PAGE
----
Raised in the West Bank, Shot in Vermont

Kinnan Abdalhamid lived in the United States until he was 2, when his mother, Tamara Tamimi, made her big move to the West Bank. That was where her parents were born, and for her, the idea of a Palestinian home had become a lodestar. In 1988, when she was 15 and protesters had taken to the streets to challenge Israeli occupation in what would become known as the first intifada, she told a local news reporter in Northern California, where she lived at the time, that if she were there, she, too, would be throwing stones at the tanks. “I would feel obligated,” she said. The news segment portrayed Tamara as being “caught between two worlds” — an American one, in which she rehearsed “Bye Bye Birdie” at school, and a Palestinian one, in which she spoke Arabic and struggled to reach relatives back home. She finally moved to the West Bank in 2005, as the region teetered on a precarious peace. She and her husband wanted to raise their child in a world where he could have a community that wasn’t possible in America.

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In Ramallah, Kinnan met Hisham, a slight boy with light hair who was also born in the United States. Hisham’s mother, Elizabeth Price, first visited the West Bank from Boston in 1994 to research her undergraduate thesis in anthropology; she fell in love, first with Palestine and then with a Palestinian man named Ali Awartani. Soon, the two families were scheduling play dates and spending holidays together. The boys became inseparable.

Awartani (left) and Kinnan Abdalhamid at their sixth-grade graduation at Ramallah Friends School in 2015.Credit…From Elizabeth Price

When it came time to start school, they enrolled in Ramallah Friends School, a private Quaker institution in the north of a city that had become the de facto capital of the West Bank. The literacy rate in the Palestinian territories is among the highest in the world — more than 97 percent — but even in this milieu, Ramallah Friends shined. Founded in 1869 for girls in nearby villages, it had withstood multiple cycles of conflict, periodically serving as a hospital and a refugee center, to become the only international baccalaureate program in the West Bank. Beyond practicing the Quaker tradition of silent reflection, the school was largely nondenominational. It was not uncommon for graduates to attend college abroad and then perhaps work to improve the deteriorating political situation at home: The open landscape outside Ramallah was shrinking as an Israeli settlement visible from campus expanded.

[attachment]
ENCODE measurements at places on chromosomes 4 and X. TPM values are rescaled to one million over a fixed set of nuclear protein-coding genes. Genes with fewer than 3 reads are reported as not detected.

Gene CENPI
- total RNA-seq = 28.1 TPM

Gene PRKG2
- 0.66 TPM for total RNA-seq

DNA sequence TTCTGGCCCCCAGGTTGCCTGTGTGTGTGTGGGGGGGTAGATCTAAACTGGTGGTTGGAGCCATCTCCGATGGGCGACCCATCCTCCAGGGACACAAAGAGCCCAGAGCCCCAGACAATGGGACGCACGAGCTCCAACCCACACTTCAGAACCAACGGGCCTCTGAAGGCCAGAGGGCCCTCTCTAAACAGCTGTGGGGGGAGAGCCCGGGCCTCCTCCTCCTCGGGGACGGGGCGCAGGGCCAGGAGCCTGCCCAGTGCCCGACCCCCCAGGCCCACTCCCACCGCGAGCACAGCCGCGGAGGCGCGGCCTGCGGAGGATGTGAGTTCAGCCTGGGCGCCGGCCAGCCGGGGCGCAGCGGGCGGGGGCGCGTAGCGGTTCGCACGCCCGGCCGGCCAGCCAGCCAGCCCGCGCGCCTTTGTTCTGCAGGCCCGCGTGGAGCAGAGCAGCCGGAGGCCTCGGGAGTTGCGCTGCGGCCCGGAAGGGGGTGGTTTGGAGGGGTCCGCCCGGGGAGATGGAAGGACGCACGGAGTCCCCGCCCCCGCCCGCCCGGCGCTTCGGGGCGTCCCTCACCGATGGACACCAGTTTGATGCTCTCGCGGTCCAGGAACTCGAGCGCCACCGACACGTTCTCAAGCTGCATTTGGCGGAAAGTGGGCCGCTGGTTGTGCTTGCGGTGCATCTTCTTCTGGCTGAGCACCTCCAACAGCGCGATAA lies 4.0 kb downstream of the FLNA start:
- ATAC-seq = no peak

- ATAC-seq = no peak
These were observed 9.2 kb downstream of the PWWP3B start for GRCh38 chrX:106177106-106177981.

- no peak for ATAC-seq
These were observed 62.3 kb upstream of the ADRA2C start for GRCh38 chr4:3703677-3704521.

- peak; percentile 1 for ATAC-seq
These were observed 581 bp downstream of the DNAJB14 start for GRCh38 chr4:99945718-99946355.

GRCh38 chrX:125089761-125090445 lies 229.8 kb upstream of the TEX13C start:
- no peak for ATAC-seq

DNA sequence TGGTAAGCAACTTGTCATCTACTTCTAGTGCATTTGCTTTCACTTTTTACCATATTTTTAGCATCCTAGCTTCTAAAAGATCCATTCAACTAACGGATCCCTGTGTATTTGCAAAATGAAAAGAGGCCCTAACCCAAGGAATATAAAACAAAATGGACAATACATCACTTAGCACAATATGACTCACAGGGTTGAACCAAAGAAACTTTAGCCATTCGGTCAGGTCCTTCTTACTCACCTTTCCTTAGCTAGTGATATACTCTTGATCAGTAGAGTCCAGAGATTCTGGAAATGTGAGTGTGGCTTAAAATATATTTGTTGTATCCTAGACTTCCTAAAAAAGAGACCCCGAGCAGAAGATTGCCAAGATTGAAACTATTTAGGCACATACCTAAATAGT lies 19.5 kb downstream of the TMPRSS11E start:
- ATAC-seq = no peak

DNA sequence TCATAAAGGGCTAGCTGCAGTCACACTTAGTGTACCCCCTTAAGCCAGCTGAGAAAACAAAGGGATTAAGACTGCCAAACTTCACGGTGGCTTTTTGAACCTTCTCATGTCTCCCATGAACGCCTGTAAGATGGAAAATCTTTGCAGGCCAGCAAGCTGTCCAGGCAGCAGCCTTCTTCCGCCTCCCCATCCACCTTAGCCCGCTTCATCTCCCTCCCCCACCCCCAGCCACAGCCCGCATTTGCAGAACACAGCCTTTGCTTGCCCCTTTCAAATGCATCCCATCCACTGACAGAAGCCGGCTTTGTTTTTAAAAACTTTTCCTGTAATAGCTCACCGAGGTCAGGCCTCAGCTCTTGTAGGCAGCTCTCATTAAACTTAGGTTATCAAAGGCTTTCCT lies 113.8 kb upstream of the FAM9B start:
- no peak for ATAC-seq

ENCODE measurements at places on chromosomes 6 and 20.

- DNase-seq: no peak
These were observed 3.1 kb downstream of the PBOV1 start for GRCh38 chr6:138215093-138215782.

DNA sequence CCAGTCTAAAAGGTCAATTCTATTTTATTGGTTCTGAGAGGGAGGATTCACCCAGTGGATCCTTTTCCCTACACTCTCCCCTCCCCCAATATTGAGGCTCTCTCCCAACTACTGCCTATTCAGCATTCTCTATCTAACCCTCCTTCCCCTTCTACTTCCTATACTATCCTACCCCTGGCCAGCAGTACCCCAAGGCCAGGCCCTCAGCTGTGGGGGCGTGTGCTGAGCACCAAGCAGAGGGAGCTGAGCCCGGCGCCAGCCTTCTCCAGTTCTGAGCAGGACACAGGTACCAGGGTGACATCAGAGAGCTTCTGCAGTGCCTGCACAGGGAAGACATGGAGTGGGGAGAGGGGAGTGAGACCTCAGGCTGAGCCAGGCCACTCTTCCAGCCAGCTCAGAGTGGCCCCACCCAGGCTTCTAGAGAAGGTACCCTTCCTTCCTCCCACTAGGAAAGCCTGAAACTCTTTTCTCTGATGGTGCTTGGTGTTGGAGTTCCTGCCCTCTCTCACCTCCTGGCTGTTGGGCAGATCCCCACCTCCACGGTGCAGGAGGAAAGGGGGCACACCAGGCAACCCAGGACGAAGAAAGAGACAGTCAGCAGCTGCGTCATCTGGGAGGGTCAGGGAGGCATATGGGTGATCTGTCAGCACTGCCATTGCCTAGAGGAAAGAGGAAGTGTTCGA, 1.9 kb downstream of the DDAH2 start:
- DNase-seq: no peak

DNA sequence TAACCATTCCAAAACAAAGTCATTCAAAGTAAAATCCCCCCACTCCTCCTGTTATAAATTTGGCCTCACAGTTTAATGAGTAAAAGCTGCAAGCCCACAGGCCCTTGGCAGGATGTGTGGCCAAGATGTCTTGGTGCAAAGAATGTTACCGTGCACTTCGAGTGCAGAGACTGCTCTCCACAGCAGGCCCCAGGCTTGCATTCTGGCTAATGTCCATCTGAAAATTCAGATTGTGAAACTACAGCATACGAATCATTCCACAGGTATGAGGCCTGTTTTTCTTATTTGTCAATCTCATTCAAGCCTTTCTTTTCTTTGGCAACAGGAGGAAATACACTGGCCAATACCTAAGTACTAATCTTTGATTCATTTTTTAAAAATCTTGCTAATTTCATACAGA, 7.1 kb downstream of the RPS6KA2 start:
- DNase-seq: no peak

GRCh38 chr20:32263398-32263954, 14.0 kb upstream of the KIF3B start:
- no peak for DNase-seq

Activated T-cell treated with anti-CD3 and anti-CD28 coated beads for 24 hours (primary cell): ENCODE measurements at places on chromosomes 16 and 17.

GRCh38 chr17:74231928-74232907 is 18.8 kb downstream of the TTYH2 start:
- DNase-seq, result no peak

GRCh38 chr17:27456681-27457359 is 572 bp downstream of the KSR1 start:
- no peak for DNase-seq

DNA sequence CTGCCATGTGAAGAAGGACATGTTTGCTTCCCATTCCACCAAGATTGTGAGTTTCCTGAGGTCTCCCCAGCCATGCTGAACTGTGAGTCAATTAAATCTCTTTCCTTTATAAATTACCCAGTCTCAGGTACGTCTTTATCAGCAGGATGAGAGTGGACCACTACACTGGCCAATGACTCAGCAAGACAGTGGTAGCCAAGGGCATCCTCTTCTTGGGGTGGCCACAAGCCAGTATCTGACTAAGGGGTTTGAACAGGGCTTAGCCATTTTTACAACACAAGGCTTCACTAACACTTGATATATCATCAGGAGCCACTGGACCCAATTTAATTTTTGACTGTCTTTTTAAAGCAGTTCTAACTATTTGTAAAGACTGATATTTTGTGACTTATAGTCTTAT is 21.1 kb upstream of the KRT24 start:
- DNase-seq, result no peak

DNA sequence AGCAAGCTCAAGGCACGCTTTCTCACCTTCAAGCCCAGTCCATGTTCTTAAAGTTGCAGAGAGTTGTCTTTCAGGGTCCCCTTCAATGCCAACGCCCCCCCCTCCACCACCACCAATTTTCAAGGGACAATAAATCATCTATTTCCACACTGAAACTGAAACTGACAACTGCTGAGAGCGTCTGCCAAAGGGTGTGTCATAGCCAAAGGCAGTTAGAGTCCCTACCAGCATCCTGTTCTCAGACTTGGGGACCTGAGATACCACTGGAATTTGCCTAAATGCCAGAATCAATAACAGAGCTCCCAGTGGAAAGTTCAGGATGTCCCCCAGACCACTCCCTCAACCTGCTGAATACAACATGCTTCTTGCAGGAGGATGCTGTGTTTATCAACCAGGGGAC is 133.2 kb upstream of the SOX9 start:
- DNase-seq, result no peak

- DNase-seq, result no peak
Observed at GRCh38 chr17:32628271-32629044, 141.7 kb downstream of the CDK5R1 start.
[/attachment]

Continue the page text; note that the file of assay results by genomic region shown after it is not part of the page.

It was at school, one day in the third grade, that Hisham and Kinnan met a shy kid on the playground, Tahseen Aliahmad. Tahseen’s mother was from Gaza, and his father was from the West Bank, where he was born as well. He had never traveled to the United States, as Hisham and Kinnan did. But none of this mattered to the boys. “We just kind of picked each other,” Tahseen recalled.

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